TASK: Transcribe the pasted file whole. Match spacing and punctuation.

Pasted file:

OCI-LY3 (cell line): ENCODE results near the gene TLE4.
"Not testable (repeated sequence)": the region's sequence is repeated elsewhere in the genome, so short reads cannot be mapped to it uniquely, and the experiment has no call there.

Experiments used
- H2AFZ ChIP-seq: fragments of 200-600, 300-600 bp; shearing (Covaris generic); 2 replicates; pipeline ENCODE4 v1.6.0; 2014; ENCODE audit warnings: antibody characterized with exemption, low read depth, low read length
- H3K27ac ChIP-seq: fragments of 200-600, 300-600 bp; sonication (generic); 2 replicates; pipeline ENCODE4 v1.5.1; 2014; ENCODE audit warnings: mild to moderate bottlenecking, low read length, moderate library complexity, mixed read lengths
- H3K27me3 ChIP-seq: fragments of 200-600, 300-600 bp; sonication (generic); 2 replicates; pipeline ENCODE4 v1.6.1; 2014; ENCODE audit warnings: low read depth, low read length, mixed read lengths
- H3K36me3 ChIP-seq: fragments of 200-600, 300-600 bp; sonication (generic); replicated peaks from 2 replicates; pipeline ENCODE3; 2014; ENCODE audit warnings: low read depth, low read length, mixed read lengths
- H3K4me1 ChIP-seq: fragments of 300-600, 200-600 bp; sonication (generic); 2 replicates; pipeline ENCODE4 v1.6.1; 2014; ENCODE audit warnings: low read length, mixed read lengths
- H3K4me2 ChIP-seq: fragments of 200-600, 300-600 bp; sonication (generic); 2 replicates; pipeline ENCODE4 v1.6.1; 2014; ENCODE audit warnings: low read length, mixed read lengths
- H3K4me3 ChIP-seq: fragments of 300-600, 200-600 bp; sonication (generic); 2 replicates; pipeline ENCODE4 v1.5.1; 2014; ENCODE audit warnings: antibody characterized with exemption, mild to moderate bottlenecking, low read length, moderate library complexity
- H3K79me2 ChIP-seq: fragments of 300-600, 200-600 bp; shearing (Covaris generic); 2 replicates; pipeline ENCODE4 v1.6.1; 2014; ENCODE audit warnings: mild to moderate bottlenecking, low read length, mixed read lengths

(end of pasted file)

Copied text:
OCI-LY3 (cell line): ENCODE results near the gene TLE4.
"Not testable (repeated sequence)": the region's sequence is repeated elsewhere in the genome, so short reads cannot be mapped to it uniquely, and the experiment has no call there.

Experiments used
- H2AFZ ChIP-seq: fragments of 200-600, 300-600 bp; shearing (Covaris generic); 2 replicates; pipeline ENCODE4 v1.6.0; 2014; ENCODE audit warnings: antibody characterized with exemption, low read depth, low read length
- H3K27ac ChIP-seq: fragments of 200-600, 300-600 bp; sonication (generic); 2 replicates; pipeline ENCODE4 v1.5.1; 2014; ENCODE audit warnings: mild to moderate bottlenecking, low read length, moderate library complexity, mixed read lengths
- H3K27me3 ChIP-seq: fragments of 200-600, 300-600 bp; sonication (generic); 2 replicates; pipeline ENCODE4 v1.6.1; 2014; ENCODE audit warnings: low read depth, low read length, mixed read lengths
- H3K36me3 ChIP-seq: fragments of 200-600, 300-600 bp; sonication (generic); replicated peaks from 2 replicates; pipeline ENCODE3; 2014; ENCODE audit warnings: low read depth, low read length, mixed read lengths
- H3K4me1 ChIP-seq: fragments of 300-600, 200-600 bp; sonication (generic); 2 replicates; pipeline ENCODE4 v1.6.1; 2014; ENCODE audit warnings: low read length, mixed read lengths
- H3K4me2 ChIP-seq: fragments of 200-600, 300-600 bp; sonication (generic); 2 replicates; pipeline ENCODE4 v1.6.1; 2014; ENCODE audit warnings: low read length, mixed read lengths
- H3K4me3 ChIP-seq: fragments of 300-600, 200-600 bp; sonication (generic); 2 replicates; pipeline ENCODE4 v1.5.1; 2014; ENCODE audit warnings: antibody characterized with exemption, mild to moderate bottlenecking, low read length, moderate library complexity
- H3K79me2 ChIP-seq: fragments of 300-600, 200-600 bp; shearing (Covaris generic); 2 replicates; pipeline ENCODE4 v1.6.1; 2014; ENCODE audit warnings: mild to moderate bottlenecking, low read length, mixed read lengths